Computerised advice reduces herbicide use

26 November 1999

Computerised advice reduces herbicide use

By Charles Abel

COMPUTERISED advice to aid herbicide decision making is helping Danish growers reduce herbicide use without cutting weed control.

Not only does the system consider the need to spray and assess the level of control needed for each species, it also chooses the right herbicide and dose combination for the crop, variety, growth stage and local weather conditions.

Crop value and input price are considered and results presented as a least cost or most environmentally friendly option.

"We know farmers need to spray their crops, so controlled doses rather than a spray or no spray response seemed the best way to respond to government policies designed to reduce pesticide usage," says Per Kudsk of the Danish Institute of Agricultural Science at Flakkebjerg.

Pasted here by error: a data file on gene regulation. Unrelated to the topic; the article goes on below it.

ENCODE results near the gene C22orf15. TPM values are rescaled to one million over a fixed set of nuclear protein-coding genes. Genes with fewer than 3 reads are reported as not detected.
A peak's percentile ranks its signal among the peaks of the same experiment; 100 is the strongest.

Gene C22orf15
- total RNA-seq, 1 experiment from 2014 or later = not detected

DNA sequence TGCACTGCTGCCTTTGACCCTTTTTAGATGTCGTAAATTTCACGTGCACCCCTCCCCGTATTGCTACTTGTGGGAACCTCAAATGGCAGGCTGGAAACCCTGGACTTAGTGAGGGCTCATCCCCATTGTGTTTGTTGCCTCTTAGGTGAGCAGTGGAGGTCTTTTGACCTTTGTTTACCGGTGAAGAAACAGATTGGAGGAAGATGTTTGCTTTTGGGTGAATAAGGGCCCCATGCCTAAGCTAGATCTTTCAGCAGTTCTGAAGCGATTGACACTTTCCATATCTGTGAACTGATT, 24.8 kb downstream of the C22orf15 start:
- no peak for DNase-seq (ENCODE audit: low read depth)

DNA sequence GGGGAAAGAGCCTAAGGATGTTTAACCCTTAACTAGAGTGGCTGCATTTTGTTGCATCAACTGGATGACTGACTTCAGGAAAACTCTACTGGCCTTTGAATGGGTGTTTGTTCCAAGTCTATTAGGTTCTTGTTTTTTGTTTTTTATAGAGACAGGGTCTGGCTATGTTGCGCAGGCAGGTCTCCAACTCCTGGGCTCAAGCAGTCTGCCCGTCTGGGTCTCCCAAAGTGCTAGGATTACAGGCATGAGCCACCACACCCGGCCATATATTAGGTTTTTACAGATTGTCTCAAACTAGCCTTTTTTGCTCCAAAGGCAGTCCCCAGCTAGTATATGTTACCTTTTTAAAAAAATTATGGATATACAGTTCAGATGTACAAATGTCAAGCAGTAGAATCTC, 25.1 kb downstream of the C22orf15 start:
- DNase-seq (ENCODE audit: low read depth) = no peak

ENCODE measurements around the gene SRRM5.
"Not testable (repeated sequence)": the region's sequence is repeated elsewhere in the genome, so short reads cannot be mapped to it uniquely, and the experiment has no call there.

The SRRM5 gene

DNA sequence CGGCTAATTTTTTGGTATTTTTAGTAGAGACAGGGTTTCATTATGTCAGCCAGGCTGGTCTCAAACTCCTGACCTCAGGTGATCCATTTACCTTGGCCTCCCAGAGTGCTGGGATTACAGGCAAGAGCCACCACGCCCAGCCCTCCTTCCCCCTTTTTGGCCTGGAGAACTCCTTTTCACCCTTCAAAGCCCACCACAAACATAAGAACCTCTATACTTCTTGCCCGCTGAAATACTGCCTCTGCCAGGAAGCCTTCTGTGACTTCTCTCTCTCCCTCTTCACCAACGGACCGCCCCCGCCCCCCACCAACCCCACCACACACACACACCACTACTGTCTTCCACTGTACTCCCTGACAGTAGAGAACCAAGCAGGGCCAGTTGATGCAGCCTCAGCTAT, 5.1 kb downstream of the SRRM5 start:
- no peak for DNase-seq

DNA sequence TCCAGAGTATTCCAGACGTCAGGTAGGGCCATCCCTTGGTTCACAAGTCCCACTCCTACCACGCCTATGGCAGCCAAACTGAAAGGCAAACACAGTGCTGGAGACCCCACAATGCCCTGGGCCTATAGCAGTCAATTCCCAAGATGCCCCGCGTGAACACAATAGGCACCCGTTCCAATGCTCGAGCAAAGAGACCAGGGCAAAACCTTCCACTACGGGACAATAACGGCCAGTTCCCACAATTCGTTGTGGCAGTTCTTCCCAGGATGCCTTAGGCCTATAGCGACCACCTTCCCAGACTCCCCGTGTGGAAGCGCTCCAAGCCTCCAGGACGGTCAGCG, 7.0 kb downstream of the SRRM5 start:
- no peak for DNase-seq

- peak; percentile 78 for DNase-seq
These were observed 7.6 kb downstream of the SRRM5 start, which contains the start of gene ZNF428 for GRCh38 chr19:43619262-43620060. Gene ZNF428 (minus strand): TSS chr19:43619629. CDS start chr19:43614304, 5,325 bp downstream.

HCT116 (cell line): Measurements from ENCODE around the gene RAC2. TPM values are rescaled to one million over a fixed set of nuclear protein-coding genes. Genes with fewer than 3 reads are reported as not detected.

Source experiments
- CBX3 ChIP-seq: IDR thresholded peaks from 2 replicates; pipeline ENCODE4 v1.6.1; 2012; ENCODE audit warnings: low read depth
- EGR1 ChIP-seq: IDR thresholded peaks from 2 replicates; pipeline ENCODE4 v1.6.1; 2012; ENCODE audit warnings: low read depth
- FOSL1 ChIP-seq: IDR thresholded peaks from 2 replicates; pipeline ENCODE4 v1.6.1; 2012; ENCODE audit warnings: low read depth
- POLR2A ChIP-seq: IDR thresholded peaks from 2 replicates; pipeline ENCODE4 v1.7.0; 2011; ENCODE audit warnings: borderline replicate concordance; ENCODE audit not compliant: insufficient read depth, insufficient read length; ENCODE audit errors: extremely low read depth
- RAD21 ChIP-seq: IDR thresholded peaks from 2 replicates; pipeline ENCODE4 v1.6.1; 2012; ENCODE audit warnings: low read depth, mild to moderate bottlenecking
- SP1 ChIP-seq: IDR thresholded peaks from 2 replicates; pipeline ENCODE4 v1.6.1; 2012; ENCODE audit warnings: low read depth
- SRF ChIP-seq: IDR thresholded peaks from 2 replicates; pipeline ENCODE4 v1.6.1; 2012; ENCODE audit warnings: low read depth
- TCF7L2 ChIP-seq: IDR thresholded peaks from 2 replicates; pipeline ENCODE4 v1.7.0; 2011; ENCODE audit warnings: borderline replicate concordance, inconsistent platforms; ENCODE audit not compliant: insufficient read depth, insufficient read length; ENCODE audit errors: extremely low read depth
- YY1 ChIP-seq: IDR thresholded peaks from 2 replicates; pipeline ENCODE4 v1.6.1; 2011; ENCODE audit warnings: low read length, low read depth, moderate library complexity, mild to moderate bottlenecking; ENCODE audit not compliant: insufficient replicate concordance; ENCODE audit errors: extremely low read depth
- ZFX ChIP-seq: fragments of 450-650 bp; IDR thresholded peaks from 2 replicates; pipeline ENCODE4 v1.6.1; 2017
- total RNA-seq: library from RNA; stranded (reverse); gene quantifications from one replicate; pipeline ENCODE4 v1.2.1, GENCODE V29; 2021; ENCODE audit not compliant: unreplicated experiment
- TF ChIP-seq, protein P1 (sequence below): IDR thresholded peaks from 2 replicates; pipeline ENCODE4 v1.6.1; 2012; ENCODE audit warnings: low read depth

Over 100 validation trials for each of the eleven crops the programme is designed for have shown dose reductions of up to 85%, with an average of 50% in cereals. "In all cases weed control was acceptable and yield greater or equal to a standard approach," comments colleague Per Rydahl.

So far the package is for cereals only. A sugar beet system is planned.

Cost is £200 plus £40 for annual updating, with 1800 of Denmarks cereal farmers currently using the PC-based package. Putting it on the internet is expected to boost uptake further.

&#8226 Efforts to develop a similar system for the UK are progressing, with the factors influencing weed control now being quantified, says Alister Blair of IACR Rothamsted. &#42

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